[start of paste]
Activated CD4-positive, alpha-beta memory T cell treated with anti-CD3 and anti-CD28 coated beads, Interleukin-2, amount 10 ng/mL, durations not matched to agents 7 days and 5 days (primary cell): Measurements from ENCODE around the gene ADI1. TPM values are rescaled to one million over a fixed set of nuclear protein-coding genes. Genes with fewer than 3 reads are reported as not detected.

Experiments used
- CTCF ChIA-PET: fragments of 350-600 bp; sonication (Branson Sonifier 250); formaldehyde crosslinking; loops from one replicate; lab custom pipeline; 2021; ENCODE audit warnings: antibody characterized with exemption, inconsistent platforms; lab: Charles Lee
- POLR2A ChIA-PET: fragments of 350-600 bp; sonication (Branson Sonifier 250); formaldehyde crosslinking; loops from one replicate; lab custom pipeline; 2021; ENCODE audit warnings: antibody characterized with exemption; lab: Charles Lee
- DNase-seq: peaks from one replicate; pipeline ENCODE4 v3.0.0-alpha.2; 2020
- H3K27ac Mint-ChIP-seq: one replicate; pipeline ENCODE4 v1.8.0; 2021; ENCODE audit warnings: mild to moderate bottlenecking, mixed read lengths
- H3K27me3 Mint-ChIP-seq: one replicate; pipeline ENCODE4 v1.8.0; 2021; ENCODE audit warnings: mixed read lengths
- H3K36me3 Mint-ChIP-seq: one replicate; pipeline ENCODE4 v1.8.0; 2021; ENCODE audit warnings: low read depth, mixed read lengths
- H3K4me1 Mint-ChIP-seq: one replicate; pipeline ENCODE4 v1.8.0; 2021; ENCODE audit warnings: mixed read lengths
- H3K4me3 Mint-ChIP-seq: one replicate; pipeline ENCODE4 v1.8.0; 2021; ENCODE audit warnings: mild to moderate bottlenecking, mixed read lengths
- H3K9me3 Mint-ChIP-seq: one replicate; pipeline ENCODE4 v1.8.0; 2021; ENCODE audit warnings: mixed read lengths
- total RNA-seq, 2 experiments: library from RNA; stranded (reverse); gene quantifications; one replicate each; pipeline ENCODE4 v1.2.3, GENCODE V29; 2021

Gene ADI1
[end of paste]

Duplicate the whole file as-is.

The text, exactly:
Activated CD4-positive, alpha-beta memory T cell treated with anti-CD3 and anti-CD28 coated beads, Interleukin-2, amount 10 ng/mL, durations not matched to agents 7 days and 5 days (primary cell): Measurements from ENCODE around the gene ADI1. TPM values are rescaled to one million over a fixed set of nuclear protein-coding genes. Genes with fewer than 3 reads are reported as not detected.

Experiments used
- CTCF ChIA-PET: fragments of 350-600 bp; sonication (Branson Sonifier 250); formaldehyde crosslinking; loops from one replicate; lab custom pipeline; 2021; ENCODE audit warnings: antibody characterized with exemption, inconsistent platforms; lab: Charles Lee
- POLR2A ChIA-PET: fragments of 350-600 bp; sonication (Branson Sonifier 250); formaldehyde crosslinking; loops from one replicate; lab custom pipeline; 2021; ENCODE audit warnings: antibody characterized with exemption; lab: Charles Lee
- DNase-seq: peaks from one replicate; pipeline ENCODE4 v3.0.0-alpha.2; 2020
- H3K27ac Mint-ChIP-seq: one replicate; pipeline ENCODE4 v1.8.0; 2021; ENCODE audit warnings: mild to moderate bottlenecking, mixed read lengths
- H3K27me3 Mint-ChIP-seq: one replicate; pipeline ENCODE4 v1.8.0; 2021; ENCODE audit warnings: mixed read lengths
- H3K36me3 Mint-ChIP-seq: one replicate; pipeline ENCODE4 v1.8.0; 2021; ENCODE audit warnings: low read depth, mixed read lengths
- H3K4me1 Mint-ChIP-seq: one replicate; pipeline ENCODE4 v1.8.0; 2021; ENCODE audit warnings: mixed read lengths
- H3K4me3 Mint-ChIP-seq: one replicate; pipeline ENCODE4 v1.8.0; 2021; ENCODE audit warnings: mild to moderate bottlenecking, mixed read lengths
- H3K9me3 Mint-ChIP-seq: one replicate; pipeline ENCODE4 v1.8.0; 2021; ENCODE audit warnings: mixed read lengths
- total RNA-seq, 2 experiments: library from RNA; stranded (reverse); gene quantifications; one replicate each; pipeline ENCODE4 v1.2.3, GENCODE V29; 2021

Gene ADI1